The realization hit me like a ton of bricks (and mortar stores). While I had been lazily shopping online and having things delivered—daily—to my door, my neighborhood and my neighbors who owned businesses in it, had unraveled. And I hadn’t left the house long enough to notice. How could this be? For the past 20 years, I have never set foot in a Wal*Mart, and I go out of my way to educate friends and family about the damage Wal*Mart has done to our economy, our urban fabric, our suburban fabric. How could I have so blindly missed the damage that Amazon is doing… and how much worse the damage is.

I was ashamed, and sorry, because I realize that the economic damage will take years to remedy. While my own city angled for Amazon HQ2, it seemingly escaped us all that Amazon is not only resetting the entire economy, but also eviscerating the neighborhoods in which we live. We likely won’t take full notice (like so many things) until it is too late. All of these observations were reinforced by the evidence presented in the amazing book, Vanishing New York by Jeremiah Moss. The moral of his book: wake up and pay attention, because once it’s gone, it’s too late to lament its passing.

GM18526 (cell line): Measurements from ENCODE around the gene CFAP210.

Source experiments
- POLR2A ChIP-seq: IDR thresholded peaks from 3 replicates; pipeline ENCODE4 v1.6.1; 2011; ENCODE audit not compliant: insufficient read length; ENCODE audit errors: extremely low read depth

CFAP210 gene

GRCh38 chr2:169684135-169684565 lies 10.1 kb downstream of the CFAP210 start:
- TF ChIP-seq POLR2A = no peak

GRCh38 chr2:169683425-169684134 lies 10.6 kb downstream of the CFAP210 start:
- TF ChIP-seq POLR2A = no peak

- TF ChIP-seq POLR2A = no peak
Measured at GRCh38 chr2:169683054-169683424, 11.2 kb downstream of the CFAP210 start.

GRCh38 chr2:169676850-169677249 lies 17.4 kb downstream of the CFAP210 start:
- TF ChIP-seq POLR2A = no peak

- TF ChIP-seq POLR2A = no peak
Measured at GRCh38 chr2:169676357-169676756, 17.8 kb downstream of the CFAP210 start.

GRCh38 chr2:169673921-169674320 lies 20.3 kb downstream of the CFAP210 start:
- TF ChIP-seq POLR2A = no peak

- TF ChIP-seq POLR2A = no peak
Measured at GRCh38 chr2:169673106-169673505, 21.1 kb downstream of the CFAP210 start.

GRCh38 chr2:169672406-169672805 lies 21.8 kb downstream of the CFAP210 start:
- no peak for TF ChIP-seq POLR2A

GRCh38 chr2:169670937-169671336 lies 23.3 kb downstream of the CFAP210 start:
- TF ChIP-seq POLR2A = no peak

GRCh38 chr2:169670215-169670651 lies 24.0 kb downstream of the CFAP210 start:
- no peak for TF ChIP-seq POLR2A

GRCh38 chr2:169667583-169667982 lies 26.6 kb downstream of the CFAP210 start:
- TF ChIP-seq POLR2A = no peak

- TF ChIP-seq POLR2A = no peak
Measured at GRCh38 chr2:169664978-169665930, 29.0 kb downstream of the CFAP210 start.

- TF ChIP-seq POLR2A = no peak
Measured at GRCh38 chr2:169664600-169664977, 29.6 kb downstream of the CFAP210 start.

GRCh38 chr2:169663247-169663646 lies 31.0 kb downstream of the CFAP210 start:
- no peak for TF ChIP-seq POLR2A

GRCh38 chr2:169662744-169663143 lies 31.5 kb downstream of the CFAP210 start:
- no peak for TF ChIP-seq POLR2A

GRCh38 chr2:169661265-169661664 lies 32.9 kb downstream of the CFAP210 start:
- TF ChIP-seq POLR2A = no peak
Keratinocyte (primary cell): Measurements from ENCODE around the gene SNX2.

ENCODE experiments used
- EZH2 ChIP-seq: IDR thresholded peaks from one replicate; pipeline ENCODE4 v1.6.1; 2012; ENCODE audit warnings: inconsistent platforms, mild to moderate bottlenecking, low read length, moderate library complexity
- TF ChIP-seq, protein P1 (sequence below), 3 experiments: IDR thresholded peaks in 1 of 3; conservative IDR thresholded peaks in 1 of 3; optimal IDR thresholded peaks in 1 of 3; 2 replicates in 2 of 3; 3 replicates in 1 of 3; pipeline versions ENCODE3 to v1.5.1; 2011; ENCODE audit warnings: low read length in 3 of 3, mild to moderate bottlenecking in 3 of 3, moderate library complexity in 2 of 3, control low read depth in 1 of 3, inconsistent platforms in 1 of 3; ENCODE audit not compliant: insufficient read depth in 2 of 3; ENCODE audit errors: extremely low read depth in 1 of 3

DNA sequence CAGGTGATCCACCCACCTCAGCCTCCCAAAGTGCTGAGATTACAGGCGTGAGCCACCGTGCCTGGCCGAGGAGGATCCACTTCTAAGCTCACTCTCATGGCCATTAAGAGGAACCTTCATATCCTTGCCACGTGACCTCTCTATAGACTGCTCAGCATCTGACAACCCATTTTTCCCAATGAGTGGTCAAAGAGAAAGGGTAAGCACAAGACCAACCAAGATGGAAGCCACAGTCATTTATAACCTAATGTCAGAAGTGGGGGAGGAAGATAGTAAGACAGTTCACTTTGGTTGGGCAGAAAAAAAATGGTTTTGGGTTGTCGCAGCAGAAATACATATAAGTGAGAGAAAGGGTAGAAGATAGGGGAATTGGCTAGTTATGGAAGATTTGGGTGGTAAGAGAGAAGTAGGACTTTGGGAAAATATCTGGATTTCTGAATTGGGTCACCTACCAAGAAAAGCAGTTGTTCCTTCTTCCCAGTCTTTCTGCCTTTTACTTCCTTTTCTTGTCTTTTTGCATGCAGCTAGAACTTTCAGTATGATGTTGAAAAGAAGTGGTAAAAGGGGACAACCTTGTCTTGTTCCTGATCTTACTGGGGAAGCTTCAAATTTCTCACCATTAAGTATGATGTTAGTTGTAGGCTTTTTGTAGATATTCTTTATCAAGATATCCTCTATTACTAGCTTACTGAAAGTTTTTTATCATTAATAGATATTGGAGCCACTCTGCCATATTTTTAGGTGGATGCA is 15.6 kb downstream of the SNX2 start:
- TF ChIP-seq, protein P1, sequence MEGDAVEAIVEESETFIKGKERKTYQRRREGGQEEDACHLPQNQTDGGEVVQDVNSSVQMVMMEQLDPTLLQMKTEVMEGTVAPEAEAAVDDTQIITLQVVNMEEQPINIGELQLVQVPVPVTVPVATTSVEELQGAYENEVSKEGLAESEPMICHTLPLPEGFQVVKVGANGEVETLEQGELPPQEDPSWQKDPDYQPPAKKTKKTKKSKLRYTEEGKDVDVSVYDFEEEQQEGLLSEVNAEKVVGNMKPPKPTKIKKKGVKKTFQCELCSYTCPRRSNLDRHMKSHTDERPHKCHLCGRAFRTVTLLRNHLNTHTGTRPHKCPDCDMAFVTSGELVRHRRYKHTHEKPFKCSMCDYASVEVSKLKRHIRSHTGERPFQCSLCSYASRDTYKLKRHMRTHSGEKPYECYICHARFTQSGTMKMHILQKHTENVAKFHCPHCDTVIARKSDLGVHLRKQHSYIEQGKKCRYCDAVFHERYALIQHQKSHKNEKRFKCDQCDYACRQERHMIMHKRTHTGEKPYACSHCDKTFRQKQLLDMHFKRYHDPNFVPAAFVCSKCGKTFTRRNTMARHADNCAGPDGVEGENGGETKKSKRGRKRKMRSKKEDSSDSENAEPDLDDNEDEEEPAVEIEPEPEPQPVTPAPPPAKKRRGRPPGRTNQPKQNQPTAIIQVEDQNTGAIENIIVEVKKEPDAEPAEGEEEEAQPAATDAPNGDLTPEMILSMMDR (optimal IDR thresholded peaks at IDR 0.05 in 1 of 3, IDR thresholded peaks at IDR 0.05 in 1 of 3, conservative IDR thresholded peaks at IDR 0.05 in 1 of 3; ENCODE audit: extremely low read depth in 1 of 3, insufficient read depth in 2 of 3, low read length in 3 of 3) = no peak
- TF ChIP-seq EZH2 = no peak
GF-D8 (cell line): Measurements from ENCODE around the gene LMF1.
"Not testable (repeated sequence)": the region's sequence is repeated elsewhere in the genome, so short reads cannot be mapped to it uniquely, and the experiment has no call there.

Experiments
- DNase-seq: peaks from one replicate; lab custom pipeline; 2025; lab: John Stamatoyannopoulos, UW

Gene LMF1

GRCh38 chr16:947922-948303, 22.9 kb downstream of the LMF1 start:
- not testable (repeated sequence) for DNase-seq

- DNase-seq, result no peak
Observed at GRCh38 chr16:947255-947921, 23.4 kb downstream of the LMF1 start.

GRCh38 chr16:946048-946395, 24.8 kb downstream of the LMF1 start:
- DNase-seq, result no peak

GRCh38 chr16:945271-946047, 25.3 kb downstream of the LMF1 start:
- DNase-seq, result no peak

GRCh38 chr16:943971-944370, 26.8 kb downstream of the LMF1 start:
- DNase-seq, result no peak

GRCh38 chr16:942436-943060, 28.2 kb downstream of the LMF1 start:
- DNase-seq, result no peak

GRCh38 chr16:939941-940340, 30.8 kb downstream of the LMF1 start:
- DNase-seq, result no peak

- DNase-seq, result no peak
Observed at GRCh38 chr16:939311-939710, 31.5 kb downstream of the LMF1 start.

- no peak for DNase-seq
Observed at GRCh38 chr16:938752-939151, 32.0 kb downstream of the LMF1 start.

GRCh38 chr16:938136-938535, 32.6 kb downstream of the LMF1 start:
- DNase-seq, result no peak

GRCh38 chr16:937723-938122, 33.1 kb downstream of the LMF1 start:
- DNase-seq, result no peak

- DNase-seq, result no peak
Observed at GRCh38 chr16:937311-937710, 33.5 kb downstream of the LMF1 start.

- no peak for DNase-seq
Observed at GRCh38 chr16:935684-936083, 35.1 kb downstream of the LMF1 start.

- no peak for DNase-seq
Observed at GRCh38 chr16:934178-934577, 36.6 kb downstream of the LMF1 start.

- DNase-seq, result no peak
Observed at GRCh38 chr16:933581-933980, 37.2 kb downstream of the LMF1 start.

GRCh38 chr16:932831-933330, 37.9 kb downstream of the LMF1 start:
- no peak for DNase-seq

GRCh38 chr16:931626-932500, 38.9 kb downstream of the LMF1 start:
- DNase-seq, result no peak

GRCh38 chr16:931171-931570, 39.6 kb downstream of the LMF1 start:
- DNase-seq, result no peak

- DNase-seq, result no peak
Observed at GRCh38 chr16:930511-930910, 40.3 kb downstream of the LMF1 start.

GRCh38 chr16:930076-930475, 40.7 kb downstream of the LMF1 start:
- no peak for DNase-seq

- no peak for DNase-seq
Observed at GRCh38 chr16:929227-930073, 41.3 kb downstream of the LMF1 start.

So, I made a solemn and immediate pledge: No more Amazon, I will make a concerted effort to shop at locally-owned shops. My first move was to ditch my Kindle and replace it with a Kobo Reader which allows me to borrow books from a number of local libraries. So far, the results of my life without Amazon are promising, I haven’t purchased a single item on Amazon in over six months, and I’ve met some amazingly interesting people in my neighborhood. The fellow that works at the hardware store knows a lot about replacing screens, and offered me some outstanding advice on how (and when) to replace screens to keep bugs from getting in. My friend John who owns Elmwood Pet Supplies makes deliveries, which makes buying food from him even more convenient than using Amazon. The lady who works at the gift shop, Neo, on the corner made some wonderful suggestions for a wedding gift that I needed to buy, and she wrapped it beautifully. Sunshine + Bluebirds has these amazing wraps that I’ve bought for everyone I know, and they also giftwrap beautifully. I learned that I can buy an organic, locally-raised chicken for my mom for only $4 at Stearns, which means that the only reason I need to stop by Whole Foods (also owned by Amazon) is to steal the packets of Sir Kensigntons Mustard to use in my lunch. (No, I’m not joking.)

So, all in all, I find myself buying less, making more informed buying choices, and doing more for my local economy. So far, a win-win, (except for Amazon). And when Amazon loses, we all gain. Be aware, your choices have consequences, shop wisely.

Everything You Know About Obesity Is Wrong

For decades, the medical community has ignored mountains of evidence to wage a cruel and futile war on fat people, poisoning public perception and ruining millions of lives. It’s time for a new paradigm.

An outstanding article about being fat. Worth a read for everyone, regardless of what you think of your body type.

Source: Everything You Know About Obesity Is Wrong